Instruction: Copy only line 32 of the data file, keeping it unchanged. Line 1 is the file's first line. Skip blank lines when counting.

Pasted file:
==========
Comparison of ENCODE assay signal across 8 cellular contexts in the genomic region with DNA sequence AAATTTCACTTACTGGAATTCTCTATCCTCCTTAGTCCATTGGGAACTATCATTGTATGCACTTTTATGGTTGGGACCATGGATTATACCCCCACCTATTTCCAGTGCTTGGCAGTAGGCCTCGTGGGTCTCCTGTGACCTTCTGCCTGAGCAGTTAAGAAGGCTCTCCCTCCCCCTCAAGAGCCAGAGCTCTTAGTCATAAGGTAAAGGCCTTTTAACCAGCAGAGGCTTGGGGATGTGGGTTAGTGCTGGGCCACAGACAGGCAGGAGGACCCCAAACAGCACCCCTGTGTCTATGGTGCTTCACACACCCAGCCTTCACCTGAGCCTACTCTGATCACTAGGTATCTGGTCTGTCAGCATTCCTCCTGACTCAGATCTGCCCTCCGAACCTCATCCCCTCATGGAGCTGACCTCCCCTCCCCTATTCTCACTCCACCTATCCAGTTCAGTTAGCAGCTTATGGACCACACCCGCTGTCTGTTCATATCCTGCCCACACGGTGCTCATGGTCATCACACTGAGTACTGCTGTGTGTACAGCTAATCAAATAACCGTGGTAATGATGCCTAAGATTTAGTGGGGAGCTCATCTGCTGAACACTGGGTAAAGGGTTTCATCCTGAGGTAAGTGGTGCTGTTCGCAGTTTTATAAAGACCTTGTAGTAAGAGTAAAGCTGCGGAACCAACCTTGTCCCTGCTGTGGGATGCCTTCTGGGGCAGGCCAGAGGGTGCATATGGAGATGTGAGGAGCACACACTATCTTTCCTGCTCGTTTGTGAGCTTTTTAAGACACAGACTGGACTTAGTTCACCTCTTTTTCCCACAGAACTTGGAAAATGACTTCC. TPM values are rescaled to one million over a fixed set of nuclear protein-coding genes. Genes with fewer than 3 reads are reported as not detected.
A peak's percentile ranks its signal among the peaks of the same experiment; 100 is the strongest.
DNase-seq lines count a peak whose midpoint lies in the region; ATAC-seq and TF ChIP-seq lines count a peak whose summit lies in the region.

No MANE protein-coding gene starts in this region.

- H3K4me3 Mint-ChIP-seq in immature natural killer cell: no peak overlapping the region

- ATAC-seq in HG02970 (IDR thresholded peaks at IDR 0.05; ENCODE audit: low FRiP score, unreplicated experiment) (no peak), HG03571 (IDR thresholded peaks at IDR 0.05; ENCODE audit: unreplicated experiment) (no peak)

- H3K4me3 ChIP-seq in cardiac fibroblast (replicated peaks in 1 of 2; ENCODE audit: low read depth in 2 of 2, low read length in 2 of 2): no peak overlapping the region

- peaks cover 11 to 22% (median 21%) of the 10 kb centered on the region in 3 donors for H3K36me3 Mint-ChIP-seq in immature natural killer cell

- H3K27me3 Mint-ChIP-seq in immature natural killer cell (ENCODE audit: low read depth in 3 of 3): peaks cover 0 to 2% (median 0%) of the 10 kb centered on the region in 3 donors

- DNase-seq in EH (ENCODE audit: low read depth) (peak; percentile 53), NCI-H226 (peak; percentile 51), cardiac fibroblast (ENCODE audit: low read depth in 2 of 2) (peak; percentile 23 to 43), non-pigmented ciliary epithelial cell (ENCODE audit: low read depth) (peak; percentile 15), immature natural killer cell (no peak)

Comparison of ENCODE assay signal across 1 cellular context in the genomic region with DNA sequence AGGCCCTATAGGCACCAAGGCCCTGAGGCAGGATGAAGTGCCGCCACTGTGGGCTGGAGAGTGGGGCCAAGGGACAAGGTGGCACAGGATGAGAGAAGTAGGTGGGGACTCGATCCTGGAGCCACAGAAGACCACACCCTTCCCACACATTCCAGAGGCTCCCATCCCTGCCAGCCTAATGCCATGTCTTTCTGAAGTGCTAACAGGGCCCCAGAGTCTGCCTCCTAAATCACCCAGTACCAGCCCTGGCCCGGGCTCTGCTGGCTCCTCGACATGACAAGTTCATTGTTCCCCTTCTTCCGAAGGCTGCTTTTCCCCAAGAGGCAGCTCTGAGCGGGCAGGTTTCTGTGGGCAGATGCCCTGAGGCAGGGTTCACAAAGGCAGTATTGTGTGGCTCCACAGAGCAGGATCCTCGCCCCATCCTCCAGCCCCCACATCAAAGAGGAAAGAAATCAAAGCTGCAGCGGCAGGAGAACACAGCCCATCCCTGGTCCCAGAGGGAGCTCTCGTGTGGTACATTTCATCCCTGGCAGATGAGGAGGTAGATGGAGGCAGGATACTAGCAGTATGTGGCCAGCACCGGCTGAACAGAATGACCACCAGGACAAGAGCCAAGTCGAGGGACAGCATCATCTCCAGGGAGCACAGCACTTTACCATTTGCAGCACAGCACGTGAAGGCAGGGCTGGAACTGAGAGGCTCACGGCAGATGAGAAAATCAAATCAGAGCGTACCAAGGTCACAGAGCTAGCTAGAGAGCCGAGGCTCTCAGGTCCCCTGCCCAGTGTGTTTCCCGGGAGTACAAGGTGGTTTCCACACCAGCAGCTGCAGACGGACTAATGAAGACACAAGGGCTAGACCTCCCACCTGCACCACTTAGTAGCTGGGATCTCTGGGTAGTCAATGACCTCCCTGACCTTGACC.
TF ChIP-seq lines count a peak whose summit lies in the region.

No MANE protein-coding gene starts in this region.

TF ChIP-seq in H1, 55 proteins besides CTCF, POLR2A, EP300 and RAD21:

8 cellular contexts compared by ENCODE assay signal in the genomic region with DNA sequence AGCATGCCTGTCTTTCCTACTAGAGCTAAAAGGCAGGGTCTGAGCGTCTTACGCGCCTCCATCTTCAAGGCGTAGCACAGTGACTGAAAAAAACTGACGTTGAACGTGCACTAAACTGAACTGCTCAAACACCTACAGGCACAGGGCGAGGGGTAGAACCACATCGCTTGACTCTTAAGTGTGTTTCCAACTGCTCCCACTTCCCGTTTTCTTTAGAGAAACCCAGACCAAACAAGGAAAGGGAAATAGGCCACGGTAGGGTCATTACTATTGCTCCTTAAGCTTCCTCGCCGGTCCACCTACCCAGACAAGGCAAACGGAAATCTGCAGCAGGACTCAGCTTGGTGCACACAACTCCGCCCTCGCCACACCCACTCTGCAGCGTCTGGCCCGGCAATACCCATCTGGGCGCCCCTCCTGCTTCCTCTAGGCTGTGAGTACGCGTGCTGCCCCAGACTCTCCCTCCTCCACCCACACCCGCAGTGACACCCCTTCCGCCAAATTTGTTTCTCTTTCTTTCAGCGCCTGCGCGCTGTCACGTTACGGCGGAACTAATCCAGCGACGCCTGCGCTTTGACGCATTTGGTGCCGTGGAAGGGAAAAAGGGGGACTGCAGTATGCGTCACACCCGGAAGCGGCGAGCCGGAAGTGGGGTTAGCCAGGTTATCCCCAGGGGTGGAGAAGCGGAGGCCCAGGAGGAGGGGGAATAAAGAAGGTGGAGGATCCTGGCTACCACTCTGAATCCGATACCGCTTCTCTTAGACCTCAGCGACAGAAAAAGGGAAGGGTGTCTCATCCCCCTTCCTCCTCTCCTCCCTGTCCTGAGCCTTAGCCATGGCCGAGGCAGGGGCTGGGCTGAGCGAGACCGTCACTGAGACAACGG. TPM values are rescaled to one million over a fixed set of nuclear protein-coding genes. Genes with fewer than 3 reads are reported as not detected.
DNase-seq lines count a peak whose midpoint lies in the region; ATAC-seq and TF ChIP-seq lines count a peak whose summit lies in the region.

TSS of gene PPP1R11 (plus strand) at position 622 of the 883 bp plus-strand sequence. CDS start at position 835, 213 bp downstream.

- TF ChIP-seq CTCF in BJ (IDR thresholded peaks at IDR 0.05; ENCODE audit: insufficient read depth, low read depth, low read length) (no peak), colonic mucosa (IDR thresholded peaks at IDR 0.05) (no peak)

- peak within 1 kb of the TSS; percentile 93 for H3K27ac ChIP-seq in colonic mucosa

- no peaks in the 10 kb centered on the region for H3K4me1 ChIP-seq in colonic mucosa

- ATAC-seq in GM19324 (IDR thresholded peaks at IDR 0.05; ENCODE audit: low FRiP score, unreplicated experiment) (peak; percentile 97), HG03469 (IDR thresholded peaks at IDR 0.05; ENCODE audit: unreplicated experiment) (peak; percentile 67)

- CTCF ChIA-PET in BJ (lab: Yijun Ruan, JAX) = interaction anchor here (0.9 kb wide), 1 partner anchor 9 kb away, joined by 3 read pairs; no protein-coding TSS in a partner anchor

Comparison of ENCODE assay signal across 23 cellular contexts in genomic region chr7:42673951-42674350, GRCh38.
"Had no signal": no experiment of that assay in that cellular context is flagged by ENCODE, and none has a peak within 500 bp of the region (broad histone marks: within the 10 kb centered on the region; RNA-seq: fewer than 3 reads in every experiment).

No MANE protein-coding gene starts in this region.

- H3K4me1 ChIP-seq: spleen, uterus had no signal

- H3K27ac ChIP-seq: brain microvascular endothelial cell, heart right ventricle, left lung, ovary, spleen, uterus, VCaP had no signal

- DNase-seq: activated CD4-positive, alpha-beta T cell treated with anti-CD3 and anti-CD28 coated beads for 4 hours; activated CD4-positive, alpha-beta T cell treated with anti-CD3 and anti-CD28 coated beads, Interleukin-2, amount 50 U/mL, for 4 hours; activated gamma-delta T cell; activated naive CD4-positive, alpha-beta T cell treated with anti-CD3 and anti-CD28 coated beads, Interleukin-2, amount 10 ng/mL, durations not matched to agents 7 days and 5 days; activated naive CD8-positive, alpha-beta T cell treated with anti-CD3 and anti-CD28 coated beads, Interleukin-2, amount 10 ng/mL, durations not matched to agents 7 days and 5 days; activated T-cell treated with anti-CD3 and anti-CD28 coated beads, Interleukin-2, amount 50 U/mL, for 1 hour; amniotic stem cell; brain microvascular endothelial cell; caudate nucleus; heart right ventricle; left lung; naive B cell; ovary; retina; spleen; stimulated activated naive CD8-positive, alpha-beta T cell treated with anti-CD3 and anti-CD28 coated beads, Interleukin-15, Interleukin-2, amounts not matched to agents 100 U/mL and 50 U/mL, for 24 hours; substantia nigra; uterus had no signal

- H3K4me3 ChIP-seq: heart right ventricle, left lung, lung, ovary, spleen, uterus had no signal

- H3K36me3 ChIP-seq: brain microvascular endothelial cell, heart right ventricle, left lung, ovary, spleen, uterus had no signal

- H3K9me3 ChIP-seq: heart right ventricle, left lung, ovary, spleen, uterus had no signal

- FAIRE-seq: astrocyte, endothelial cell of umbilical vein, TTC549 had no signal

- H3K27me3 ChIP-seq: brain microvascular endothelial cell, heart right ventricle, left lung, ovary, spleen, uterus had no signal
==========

- FAIRE-seq: astrocyte, endothelial cell of umbilical vein, TTC549 had no signal